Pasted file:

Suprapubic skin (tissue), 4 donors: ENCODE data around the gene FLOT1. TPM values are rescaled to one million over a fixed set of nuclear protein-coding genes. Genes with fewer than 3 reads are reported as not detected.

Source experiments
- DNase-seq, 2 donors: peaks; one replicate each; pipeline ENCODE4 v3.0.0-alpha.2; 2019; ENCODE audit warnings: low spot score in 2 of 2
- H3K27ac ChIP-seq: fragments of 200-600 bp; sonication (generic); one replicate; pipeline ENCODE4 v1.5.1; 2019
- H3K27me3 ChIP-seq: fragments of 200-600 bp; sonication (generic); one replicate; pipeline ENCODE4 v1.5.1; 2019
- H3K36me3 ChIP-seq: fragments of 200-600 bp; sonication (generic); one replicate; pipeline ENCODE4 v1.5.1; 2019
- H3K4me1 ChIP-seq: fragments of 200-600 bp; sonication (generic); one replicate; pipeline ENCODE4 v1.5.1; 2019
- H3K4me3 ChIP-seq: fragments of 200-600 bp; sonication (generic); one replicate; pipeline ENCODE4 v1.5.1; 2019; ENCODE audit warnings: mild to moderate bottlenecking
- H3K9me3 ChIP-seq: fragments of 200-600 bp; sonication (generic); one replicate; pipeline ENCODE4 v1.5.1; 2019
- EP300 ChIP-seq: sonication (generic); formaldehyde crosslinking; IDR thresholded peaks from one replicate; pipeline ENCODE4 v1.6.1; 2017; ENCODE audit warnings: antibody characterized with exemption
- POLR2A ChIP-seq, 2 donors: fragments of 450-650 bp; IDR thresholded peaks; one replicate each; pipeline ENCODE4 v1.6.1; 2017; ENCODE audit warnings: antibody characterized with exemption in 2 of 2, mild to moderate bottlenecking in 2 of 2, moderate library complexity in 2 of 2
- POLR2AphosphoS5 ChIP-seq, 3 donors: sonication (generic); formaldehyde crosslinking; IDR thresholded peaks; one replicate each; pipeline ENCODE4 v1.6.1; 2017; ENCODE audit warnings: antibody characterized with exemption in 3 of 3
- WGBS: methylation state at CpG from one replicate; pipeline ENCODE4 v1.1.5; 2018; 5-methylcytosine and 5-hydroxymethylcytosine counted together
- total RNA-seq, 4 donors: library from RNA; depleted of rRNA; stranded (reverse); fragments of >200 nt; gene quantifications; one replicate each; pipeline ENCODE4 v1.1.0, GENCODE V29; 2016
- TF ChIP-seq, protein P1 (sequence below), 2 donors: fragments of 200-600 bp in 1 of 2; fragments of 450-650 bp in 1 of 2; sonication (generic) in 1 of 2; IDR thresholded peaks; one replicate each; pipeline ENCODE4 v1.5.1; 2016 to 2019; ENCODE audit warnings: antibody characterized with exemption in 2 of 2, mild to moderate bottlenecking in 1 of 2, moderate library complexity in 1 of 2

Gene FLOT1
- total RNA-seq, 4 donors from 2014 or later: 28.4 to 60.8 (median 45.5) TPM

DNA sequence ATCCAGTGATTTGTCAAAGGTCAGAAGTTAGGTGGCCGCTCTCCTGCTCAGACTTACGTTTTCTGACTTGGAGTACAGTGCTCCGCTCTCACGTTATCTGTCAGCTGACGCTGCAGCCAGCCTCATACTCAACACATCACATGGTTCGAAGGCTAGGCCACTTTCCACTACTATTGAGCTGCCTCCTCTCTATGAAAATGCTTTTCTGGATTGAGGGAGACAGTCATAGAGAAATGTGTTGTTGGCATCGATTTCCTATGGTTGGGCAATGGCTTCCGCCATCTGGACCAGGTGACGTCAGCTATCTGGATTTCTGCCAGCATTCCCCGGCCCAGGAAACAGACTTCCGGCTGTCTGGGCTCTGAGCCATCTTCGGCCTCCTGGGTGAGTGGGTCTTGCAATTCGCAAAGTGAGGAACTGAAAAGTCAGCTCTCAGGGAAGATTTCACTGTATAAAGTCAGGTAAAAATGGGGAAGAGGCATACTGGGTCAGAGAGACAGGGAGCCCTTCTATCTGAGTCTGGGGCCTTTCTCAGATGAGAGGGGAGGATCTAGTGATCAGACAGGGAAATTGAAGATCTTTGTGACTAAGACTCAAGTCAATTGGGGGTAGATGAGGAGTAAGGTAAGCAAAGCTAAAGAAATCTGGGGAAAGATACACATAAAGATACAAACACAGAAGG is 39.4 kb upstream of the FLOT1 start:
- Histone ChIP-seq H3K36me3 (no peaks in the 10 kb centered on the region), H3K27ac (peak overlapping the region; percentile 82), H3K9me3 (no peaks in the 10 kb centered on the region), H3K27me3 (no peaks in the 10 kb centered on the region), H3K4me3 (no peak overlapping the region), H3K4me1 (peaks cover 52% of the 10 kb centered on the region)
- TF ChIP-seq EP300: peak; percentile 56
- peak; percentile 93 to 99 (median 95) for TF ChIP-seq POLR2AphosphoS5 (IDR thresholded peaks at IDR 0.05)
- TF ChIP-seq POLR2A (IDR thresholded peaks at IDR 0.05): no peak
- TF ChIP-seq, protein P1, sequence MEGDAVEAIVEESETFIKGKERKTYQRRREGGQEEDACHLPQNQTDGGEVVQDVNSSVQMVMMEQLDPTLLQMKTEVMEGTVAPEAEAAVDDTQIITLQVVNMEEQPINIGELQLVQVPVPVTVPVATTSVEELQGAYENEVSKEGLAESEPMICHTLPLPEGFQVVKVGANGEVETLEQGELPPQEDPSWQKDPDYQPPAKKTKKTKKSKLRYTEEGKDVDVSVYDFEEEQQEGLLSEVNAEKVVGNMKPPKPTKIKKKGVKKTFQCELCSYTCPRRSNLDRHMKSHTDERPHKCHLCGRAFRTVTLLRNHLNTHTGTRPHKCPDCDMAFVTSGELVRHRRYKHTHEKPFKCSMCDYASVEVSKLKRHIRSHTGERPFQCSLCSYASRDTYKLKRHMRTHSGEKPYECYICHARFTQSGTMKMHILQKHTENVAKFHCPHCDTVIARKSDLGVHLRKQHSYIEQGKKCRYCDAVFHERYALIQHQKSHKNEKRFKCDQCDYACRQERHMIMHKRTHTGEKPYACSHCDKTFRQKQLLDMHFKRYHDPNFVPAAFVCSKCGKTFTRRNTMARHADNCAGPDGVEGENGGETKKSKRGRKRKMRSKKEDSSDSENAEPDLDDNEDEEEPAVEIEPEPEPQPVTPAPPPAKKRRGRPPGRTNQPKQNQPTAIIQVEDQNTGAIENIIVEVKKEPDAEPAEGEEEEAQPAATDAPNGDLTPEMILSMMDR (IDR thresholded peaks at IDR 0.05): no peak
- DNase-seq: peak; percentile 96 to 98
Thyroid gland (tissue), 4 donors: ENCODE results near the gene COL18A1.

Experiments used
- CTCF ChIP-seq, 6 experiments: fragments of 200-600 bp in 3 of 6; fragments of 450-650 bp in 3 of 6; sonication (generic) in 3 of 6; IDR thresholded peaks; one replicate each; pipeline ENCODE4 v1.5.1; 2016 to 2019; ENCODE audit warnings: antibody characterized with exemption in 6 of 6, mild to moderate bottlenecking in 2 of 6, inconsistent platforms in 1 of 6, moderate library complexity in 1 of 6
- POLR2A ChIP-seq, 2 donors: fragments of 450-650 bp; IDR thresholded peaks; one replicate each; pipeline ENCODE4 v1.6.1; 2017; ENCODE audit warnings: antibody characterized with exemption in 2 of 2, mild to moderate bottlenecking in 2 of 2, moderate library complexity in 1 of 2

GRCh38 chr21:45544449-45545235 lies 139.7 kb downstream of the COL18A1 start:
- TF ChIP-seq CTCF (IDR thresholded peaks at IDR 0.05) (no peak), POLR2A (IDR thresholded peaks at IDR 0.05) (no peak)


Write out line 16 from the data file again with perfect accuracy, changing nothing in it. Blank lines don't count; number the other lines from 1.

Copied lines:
Gene FLOT1